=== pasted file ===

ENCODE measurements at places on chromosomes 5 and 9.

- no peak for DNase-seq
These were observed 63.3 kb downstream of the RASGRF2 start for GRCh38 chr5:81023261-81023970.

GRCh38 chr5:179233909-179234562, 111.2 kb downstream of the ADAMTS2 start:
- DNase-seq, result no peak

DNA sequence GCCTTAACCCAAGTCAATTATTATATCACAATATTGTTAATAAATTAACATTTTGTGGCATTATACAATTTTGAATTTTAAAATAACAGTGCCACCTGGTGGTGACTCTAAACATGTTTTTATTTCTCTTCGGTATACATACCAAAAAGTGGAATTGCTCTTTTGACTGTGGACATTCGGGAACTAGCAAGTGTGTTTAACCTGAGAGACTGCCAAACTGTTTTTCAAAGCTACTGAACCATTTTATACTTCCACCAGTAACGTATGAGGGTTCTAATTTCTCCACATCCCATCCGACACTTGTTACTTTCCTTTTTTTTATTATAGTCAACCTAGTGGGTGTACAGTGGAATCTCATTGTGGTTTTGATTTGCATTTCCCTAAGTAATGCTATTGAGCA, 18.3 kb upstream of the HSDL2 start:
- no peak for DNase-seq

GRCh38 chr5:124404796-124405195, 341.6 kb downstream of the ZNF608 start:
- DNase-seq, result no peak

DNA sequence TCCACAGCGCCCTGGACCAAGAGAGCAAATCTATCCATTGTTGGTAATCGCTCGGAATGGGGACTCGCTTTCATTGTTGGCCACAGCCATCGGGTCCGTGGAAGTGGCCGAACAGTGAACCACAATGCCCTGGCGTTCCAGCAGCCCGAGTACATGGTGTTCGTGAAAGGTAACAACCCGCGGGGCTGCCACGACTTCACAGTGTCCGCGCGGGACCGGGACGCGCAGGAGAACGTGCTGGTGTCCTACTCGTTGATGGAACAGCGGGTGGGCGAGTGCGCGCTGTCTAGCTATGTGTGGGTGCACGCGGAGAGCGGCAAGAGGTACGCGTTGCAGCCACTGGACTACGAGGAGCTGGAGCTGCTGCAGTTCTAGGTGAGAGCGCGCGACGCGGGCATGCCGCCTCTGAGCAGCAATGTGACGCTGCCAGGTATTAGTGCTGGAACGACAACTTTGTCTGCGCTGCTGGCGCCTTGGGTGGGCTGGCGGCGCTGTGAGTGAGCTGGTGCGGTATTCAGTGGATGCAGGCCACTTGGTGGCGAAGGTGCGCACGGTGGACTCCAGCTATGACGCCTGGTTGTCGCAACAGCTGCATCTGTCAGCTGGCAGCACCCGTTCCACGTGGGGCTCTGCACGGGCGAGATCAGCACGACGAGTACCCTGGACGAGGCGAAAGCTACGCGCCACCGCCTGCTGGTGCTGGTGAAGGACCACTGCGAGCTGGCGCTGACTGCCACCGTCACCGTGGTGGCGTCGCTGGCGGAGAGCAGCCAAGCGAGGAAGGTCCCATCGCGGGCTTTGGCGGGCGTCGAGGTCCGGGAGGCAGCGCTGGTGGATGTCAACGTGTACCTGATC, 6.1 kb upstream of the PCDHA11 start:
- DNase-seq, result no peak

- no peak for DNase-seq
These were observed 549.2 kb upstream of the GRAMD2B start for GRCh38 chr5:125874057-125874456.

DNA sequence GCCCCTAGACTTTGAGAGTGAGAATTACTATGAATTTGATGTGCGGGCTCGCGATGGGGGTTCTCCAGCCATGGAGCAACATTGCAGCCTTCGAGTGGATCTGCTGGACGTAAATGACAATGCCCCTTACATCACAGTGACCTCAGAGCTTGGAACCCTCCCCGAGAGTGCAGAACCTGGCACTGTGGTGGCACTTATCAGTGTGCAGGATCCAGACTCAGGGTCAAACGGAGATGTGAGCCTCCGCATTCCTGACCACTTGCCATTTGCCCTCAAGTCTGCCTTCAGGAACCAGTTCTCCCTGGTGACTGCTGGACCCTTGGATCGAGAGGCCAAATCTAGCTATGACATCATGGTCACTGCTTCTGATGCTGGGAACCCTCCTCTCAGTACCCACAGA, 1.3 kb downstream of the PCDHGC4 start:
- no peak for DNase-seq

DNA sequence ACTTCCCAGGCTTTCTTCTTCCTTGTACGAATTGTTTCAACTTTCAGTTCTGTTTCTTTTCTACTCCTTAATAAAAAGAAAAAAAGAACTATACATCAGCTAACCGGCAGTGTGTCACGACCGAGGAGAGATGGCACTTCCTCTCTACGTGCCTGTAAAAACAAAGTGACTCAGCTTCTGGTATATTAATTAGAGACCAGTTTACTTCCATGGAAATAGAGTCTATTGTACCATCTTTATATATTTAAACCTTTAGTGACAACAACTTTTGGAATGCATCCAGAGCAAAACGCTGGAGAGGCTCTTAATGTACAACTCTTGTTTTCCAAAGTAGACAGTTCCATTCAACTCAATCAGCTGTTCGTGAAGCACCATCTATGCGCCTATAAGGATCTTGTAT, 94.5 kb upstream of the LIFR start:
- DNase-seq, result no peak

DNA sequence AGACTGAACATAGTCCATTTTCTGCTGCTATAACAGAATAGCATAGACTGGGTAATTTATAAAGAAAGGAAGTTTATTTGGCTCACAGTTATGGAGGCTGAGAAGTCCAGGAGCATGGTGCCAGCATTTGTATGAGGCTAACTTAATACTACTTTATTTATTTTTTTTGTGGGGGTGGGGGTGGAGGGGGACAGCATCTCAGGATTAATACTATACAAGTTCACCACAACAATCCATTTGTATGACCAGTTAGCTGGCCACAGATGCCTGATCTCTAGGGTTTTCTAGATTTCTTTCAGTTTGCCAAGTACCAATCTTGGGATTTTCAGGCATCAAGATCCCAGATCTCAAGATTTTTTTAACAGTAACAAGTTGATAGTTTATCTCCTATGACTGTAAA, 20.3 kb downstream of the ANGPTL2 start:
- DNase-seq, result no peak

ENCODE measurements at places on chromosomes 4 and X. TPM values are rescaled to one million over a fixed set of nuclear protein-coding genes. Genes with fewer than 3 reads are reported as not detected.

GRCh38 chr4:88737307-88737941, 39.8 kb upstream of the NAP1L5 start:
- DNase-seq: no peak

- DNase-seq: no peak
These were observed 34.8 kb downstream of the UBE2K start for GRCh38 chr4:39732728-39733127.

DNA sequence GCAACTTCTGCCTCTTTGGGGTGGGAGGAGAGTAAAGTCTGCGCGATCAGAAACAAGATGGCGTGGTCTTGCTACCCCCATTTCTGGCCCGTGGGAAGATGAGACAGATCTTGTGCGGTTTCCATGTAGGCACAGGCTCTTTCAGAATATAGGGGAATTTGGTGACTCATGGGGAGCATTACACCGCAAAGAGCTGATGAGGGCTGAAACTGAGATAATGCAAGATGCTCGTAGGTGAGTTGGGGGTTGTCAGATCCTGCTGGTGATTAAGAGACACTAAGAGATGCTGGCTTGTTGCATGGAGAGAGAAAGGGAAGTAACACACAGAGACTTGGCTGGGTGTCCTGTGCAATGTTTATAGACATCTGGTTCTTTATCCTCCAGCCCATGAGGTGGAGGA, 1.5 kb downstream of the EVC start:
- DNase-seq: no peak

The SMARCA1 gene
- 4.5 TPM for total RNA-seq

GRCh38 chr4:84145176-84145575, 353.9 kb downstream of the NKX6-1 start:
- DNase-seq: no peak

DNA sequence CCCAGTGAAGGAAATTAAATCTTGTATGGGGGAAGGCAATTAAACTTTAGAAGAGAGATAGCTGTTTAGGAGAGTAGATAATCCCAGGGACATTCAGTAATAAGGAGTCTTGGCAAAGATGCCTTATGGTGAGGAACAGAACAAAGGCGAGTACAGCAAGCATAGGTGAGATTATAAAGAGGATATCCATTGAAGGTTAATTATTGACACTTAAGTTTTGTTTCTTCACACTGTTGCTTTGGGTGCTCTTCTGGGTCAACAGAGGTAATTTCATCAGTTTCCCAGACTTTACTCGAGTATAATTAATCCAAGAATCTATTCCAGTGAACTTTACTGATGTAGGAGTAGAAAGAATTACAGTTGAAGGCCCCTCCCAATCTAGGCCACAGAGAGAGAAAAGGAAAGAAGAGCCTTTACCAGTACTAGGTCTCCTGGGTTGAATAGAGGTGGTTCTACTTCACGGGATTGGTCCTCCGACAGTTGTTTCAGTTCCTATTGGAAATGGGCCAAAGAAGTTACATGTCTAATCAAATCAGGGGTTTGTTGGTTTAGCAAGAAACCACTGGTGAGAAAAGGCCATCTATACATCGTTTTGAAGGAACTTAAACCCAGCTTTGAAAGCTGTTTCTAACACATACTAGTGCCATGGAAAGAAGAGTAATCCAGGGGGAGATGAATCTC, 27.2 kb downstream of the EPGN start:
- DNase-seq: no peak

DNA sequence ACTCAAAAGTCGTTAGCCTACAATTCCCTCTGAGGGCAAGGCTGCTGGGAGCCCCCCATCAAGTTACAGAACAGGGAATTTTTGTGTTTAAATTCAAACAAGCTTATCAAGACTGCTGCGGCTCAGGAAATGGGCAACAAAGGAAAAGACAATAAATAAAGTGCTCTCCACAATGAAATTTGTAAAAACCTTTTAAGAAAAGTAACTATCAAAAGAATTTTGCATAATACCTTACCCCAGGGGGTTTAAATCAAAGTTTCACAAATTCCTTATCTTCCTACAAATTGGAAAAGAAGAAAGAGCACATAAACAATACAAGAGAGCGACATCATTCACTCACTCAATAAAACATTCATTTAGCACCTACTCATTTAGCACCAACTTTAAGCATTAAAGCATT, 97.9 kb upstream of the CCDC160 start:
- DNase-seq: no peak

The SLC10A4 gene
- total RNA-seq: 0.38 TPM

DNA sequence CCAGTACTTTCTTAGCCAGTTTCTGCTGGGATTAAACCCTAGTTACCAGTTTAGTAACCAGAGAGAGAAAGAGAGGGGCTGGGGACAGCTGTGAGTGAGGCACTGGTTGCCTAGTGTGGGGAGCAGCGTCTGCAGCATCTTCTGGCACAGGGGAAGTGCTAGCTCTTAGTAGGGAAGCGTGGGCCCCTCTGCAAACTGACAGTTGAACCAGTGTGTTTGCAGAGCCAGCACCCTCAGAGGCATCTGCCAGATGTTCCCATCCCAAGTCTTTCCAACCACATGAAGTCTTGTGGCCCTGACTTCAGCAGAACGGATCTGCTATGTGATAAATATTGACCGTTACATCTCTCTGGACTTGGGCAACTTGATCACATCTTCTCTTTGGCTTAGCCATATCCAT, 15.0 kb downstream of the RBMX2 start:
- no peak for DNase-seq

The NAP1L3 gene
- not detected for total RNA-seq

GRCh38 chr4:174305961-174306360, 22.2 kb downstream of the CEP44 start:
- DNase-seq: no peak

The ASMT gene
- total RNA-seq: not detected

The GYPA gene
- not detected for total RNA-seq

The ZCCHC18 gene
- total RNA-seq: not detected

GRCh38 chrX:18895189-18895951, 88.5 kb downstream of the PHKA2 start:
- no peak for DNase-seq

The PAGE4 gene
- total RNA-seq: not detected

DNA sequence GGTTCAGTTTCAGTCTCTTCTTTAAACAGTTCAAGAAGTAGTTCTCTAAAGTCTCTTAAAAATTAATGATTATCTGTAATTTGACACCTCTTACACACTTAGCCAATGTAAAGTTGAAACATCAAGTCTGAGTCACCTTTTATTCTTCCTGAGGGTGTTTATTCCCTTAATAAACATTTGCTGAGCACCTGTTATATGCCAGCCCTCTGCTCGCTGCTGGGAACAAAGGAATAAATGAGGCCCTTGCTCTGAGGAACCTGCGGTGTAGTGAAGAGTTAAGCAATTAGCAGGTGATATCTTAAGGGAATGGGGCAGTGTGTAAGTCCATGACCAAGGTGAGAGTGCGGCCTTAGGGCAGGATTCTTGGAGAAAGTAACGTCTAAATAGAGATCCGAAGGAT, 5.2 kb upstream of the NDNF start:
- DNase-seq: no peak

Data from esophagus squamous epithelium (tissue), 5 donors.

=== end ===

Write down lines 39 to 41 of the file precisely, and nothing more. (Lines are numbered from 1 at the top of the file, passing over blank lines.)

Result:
The NAP1L3 gene
- not detected for total RNA-seq

GRCh38 chr4:174305961-174306360, 22.2 kb downstream of the CEP44 start: